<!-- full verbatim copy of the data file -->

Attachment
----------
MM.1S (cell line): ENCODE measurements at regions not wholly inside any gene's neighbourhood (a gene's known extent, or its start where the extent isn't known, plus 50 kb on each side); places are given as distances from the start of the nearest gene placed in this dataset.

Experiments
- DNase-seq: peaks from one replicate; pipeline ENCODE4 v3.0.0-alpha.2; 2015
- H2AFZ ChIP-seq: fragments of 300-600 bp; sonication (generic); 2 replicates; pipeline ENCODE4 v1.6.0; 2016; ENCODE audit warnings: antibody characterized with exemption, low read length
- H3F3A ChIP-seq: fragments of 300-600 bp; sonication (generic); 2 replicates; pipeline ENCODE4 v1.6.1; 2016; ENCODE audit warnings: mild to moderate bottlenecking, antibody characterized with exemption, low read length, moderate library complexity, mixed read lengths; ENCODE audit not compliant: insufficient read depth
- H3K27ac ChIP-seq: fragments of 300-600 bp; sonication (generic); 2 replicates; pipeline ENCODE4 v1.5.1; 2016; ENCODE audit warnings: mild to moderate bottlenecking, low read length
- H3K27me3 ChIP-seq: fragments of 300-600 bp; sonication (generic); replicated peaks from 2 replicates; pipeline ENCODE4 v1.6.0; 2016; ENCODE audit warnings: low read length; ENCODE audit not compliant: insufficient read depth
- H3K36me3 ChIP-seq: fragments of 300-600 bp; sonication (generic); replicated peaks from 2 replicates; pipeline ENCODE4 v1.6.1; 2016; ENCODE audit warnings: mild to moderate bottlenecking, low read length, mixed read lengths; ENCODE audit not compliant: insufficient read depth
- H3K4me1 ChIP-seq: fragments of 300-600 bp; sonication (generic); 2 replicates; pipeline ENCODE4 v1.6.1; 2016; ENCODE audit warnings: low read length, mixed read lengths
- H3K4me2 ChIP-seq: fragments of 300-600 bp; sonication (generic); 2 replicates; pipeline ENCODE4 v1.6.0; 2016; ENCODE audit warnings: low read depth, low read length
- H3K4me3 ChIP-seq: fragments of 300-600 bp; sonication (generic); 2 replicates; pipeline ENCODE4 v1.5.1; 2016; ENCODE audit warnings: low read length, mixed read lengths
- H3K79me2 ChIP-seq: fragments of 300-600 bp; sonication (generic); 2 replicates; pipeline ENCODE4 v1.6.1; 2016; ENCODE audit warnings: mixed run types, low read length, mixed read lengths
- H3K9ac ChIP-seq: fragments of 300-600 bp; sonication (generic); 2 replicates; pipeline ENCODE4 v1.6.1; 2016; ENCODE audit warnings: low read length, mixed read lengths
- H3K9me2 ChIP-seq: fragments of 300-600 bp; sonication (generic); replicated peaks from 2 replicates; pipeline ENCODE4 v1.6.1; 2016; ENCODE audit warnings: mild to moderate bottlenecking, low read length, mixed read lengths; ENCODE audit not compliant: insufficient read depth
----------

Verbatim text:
MM.1S (cell line): ENCODE measurements at regions not wholly inside any gene's neighbourhood (a gene's known extent, or its start where the extent isn't known, plus 50 kb on each side); places are given as distances from the start of the nearest gene placed in this dataset.

Experiments
- DNase-seq: peaks from one replicate; pipeline ENCODE4 v3.0.0-alpha.2; 2015
- H2AFZ ChIP-seq: fragments of 300-600 bp; sonication (generic); 2 replicates; pipeline ENCODE4 v1.6.0; 2016; ENCODE audit warnings: antibody characterized with exemption, low read length
- H3F3A ChIP-seq: fragments of 300-600 bp; sonication (generic); 2 replicates; pipeline ENCODE4 v1.6.1; 2016; ENCODE audit warnings: mild to moderate bottlenecking, antibody characterized with exemption, low read length, moderate library complexity, mixed read lengths; ENCODE audit not compliant: insufficient read depth
- H3K27ac ChIP-seq: fragments of 300-600 bp; sonication (generic); 2 replicates; pipeline ENCODE4 v1.5.1; 2016; ENCODE audit warnings: mild to moderate bottlenecking, low read length
- H3K27me3 ChIP-seq: fragments of 300-600 bp; sonication (generic); replicated peaks from 2 replicates; pipeline ENCODE4 v1.6.0; 2016; ENCODE audit warnings: low read length; ENCODE audit not compliant: insufficient read depth
- H3K36me3 ChIP-seq: fragments of 300-600 bp; sonication (generic); replicated peaks from 2 replicates; pipeline ENCODE4 v1.6.1; 2016; ENCODE audit warnings: mild to moderate bottlenecking, low read length, mixed read lengths; ENCODE audit not compliant: insufficient read depth
- H3K4me1 ChIP-seq: fragments of 300-600 bp; sonication (generic); 2 replicates; pipeline ENCODE4 v1.6.1; 2016; ENCODE audit warnings: low read length, mixed read lengths
- H3K4me2 ChIP-seq: fragments of 300-600 bp; sonication (generic); 2 replicates; pipeline ENCODE4 v1.6.0; 2016; ENCODE audit warnings: low read depth, low read length
- H3K4me3 ChIP-seq: fragments of 300-600 bp; sonication (generic); 2 replicates; pipeline ENCODE4 v1.5.1; 2016; ENCODE audit warnings: low read length, mixed read lengths
- H3K79me2 ChIP-seq: fragments of 300-600 bp; sonication (generic); 2 replicates; pipeline ENCODE4 v1.6.1; 2016; ENCODE audit warnings: mixed run types, low read length, mixed read lengths
- H3K9ac ChIP-seq: fragments of 300-600 bp; sonication (generic); 2 replicates; pipeline ENCODE4 v1.6.1; 2016; ENCODE audit warnings: low read length, mixed read lengths
- H3K9me2 ChIP-seq: fragments of 300-600 bp; sonication (generic); replicated peaks from 2 replicates; pipeline ENCODE4 v1.6.1; 2016; ENCODE audit warnings: mild to moderate bottlenecking, low read length, mixed read lengths; ENCODE audit not compliant: insufficient read depth